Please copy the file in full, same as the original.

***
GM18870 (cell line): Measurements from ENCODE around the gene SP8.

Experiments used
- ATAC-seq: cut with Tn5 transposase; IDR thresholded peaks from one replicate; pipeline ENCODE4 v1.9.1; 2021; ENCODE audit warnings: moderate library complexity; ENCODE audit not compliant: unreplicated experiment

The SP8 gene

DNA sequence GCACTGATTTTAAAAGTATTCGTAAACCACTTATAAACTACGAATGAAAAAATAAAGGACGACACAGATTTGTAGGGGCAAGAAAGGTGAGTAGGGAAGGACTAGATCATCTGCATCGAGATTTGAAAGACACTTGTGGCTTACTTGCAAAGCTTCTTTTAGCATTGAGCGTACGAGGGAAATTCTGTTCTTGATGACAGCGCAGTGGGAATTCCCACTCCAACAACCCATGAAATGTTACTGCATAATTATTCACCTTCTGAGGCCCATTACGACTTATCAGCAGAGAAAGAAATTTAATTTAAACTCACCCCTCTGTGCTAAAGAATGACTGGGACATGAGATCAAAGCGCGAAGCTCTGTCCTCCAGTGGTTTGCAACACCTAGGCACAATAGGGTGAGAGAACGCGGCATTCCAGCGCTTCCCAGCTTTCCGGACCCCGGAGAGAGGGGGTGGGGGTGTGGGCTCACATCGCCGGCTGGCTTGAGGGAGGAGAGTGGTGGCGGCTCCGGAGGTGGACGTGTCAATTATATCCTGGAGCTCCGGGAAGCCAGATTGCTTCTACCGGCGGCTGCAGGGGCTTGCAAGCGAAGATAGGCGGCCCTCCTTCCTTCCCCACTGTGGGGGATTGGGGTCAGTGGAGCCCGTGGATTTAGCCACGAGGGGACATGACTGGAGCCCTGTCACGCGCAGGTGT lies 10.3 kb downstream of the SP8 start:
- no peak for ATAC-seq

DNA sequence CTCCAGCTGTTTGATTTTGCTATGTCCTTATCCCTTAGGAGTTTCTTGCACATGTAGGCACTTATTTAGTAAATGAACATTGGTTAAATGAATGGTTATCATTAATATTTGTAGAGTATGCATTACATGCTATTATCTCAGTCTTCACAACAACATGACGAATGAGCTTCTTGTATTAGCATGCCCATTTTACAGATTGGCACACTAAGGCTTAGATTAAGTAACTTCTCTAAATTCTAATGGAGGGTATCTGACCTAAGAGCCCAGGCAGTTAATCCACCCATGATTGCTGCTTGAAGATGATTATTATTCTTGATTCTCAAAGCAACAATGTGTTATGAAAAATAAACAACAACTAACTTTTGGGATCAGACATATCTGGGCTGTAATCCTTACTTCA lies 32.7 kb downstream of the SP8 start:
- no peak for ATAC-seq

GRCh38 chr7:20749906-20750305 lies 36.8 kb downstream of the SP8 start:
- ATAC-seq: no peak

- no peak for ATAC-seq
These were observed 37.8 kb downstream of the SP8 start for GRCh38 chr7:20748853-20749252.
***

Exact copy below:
GM18870 (cell line): Measurements from ENCODE around the gene SP8.

Experiments used
- ATAC-seq: cut with Tn5 transposase; IDR thresholded peaks from one replicate; pipeline ENCODE4 v1.9.1; 2021; ENCODE audit warnings: moderate library complexity; ENCODE audit not compliant: unreplicated experiment

The SP8 gene

DNA sequence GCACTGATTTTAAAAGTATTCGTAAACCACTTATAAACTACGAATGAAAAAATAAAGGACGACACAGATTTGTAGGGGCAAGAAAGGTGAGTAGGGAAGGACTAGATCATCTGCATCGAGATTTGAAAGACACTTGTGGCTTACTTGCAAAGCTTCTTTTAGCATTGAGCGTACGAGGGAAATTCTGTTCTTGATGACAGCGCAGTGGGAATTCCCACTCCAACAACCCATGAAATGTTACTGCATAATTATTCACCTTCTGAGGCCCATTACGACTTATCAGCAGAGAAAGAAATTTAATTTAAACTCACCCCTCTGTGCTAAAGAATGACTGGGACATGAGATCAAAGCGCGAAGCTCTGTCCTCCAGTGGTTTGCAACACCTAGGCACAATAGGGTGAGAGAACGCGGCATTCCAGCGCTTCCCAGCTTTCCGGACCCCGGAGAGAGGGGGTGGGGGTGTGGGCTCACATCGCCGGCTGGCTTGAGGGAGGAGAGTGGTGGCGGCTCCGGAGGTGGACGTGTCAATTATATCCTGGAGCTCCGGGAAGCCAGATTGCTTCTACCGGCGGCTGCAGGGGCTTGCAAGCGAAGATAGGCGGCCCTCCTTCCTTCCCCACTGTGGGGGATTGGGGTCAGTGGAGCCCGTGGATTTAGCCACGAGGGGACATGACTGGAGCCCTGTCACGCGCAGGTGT lies 10.3 kb downstream of the SP8 start:
- no peak for ATAC-seq

DNA sequence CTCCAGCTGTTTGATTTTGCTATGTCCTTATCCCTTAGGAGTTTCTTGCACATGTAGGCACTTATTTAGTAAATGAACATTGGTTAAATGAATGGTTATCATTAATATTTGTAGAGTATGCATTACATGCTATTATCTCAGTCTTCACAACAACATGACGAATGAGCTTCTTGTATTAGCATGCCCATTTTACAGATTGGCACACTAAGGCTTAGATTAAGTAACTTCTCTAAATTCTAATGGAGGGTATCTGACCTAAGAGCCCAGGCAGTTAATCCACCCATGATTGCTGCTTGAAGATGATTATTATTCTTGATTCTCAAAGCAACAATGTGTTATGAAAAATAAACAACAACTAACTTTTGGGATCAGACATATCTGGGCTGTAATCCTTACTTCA lies 32.7 kb downstream of the SP8 start:
- no peak for ATAC-seq

GRCh38 chr7:20749906-20750305 lies 36.8 kb downstream of the SP8 start:
- ATAC-seq: no peak

- no peak for ATAC-seq
These were observed 37.8 kb downstream of the SP8 start for GRCh38 chr7:20748853-20749252.